Investigations on small Polynesian outliers have illustrated how difficult it can be to identify archaeological evidence of intrusion, or to interpret the effect of any intrusion on the resident populations. In Samoa, the still meagre amount of artefactual and faunal remains from archaeological excavations adds to these problems. A review of the known Samoan archaeological sequence finds little or no evidence of intrusion, apart from a probable post-settlement introduction of pigs and dogs. This need not mean that Samoa was ever isolated from contacts with other islands.
Keywords: Triple-I model, Polynesian outliers, Lapita, subsistence, material culture, monuments
In a recent paper, Addison and Matisoo-Smith (2010) proposed a "Triple-I Model" of intrusion, integration and innovation for the Samoan sequence. They suggested a possible arrival about 1500 BP of new people, who introduced new lineages of rats, dogs and chickens, new plants, new material culture, and new ideas, and tentatively proposed a route from the west through the low islands of Micronesia. Their paper stimulated me to think about the difficulties archaeologists face in identifying and interpreting evidence of intrusion and replacement, a subject that has long concerned me (Davidson 1970, 1974a). The present paper briefly considers problems in interpreting archaeological evidence of intrusion (or lack thereof) in several Polynesian outliers, and then reviews current evidence about aspects of the archaeological sequence in Samoa.
Archaeological research on Polynesian outliers has been driven, not surprisingly, by the fact that these small islands in the geographical regions of Micronesia and Melanesia are today inhabited by people who speak Polynesian languages. Identifying the arrival of Polynesian speakers has been a major objective, which has, however, proved very difficult to achieve, as the following examples show.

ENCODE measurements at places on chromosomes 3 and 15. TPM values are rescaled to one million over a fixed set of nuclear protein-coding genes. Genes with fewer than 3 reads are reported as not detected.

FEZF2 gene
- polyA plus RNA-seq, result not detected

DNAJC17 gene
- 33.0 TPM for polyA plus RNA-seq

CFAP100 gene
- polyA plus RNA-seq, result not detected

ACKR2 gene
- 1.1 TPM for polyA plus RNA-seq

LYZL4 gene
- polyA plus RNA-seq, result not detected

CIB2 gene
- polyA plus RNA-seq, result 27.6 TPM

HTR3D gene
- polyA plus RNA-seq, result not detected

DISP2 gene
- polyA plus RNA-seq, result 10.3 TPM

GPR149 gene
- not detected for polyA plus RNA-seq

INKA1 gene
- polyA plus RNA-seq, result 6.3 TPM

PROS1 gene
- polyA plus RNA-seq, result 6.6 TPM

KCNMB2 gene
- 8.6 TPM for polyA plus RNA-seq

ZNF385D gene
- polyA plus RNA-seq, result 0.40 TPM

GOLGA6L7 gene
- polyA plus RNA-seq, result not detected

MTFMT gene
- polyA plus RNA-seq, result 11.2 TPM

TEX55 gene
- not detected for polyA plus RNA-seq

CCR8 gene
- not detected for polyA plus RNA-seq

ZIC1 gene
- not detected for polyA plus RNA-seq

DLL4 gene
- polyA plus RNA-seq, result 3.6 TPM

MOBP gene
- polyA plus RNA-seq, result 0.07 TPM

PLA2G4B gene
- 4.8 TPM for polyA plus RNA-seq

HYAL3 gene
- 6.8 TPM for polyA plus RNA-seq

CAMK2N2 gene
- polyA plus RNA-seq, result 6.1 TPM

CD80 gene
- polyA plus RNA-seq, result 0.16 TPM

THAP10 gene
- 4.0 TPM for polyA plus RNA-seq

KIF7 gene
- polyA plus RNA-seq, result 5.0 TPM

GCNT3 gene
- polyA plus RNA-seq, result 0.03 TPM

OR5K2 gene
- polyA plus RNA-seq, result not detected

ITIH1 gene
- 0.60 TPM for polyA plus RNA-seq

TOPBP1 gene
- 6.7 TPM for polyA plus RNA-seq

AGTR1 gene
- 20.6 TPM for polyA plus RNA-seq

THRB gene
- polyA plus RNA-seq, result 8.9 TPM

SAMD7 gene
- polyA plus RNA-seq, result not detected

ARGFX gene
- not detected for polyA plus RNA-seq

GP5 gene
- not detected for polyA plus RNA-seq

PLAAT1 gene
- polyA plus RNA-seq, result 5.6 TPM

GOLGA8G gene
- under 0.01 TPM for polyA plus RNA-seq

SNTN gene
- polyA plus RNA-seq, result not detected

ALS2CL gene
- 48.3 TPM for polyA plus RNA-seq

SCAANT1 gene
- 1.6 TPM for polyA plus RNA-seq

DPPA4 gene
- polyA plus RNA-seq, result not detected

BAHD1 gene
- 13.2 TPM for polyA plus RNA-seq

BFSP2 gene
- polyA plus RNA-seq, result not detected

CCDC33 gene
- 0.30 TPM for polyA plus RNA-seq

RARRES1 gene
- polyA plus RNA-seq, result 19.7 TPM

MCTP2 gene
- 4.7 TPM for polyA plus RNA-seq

Nukuoro is the northernmost of the known Polynesian outliers. It is a small atoll between New Britain and Pohnpei, with only a few hundred inhabitants. In the 1870s, the German ethnographer, Kubary, recorded traditionally remembered canoe arrivals from some 17 different islands stretching from Yap to Rotuma. Some of the arrivals stayed and intermarried, some were killed, some were banished, some introduced new dances; those banished had introduced a new kind of murder (Kubary 1910: 6-8).
Despite these historical accounts, the known archaeological sequence on the atoll, beginning about 1200 years ago (Davidson 1971, 1992) shows no evidence of intrusion or new arrivals apart from the late appearance of the serrated-edged pearl shell coconut grater. This archaeological sequence falls within the timeframe within which linguistic models would expect the present Polynesian language and its immediate ancestor to have been spoken on the atoll. Although Kirch (2000: 179-180) considered that "there is no reason why the Nukuoro sequence should not be regarded as 'Polynesian' from bottom to top", my own conclusion was that if Nukuoro had been uninhabited at the time of European contact it would never have been recognised as a Polynesian outlier.
Leach and Ward (1981) faced a similar situation on the nearby Polynesian outlier of Kapingamarangi. Although Emory (1965: 1-2) considered it exclusively Polynesian, earlier German ethnographers had found what they considered Melanesian and Micronesian as well as Polynesian influences (Eilers 1934: 155). Leach and Ward (1981: 93-97) had difficulty in suggesting a likely origin for the people. They found no evidence of intrusion in the archaeological sequence, although they pointed to ethnographic evidence of a type of food preservation and a method of roof thatching that suggested contacts, perhaps drift voyages, from Kiribati or the Marshalls.
The Polynesian outliers in the Santa Cruz group have much longer archaeological sequences than Nukuoro and Kapingamarangi, all beginning with ceramic occupations early in the first millennium BC. …